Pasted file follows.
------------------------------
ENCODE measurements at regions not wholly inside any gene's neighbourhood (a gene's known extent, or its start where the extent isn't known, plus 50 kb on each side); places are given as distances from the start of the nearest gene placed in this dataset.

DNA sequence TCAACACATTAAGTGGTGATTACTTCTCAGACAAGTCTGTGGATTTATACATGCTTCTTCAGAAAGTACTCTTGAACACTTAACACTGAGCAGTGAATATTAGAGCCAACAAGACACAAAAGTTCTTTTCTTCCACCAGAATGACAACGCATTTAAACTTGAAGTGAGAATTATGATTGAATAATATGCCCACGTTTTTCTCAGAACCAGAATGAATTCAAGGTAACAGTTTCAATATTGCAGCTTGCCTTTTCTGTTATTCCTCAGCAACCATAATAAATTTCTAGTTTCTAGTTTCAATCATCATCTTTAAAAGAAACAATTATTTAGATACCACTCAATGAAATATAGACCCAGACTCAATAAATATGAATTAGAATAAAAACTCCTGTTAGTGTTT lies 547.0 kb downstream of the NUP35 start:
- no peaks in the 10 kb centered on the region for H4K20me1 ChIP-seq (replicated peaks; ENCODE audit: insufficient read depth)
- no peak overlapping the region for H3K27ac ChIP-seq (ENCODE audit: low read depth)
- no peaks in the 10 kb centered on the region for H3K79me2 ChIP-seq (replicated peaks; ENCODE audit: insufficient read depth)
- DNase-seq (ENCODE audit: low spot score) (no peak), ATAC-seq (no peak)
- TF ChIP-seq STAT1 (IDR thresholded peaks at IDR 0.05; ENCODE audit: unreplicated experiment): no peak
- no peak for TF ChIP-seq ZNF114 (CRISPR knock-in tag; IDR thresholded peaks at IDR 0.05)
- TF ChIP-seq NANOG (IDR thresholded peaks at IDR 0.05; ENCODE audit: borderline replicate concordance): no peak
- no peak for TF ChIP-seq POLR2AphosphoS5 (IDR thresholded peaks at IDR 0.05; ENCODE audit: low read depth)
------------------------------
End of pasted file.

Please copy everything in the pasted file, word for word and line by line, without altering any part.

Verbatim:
ENCODE measurements at regions not wholly inside any gene's neighbourhood (a gene's known extent, or its start where the extent isn't known, plus 50 kb on each side); places are given as distances from the start of the nearest gene placed in this dataset.

DNA sequence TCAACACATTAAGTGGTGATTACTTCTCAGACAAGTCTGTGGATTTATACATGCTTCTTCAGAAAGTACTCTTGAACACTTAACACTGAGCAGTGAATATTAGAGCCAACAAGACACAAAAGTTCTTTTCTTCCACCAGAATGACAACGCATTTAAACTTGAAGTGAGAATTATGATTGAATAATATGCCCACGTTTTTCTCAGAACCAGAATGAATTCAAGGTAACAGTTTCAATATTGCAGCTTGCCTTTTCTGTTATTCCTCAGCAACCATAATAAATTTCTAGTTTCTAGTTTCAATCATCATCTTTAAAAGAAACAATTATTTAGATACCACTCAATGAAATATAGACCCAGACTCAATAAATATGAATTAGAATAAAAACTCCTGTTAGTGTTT lies 547.0 kb downstream of the NUP35 start:
- no peaks in the 10 kb centered on the region for H4K20me1 ChIP-seq (replicated peaks; ENCODE audit: insufficient read depth)
- no peak overlapping the region for H3K27ac ChIP-seq (ENCODE audit: low read depth)
- no peaks in the 10 kb centered on the region for H3K79me2 ChIP-seq (replicated peaks; ENCODE audit: insufficient read depth)
- DNase-seq (ENCODE audit: low spot score) (no peak), ATAC-seq (no peak)
- TF ChIP-seq STAT1 (IDR thresholded peaks at IDR 0.05; ENCODE audit: unreplicated experiment): no peak
- no peak for TF ChIP-seq ZNF114 (CRISPR knock-in tag; IDR thresholded peaks at IDR 0.05)
- TF ChIP-seq NANOG (IDR thresholded peaks at IDR 0.05; ENCODE audit: borderline replicate concordance): no peak
- no peak for TF ChIP-seq POLR2AphosphoS5 (IDR thresholded peaks at IDR 0.05; ENCODE audit: low read depth)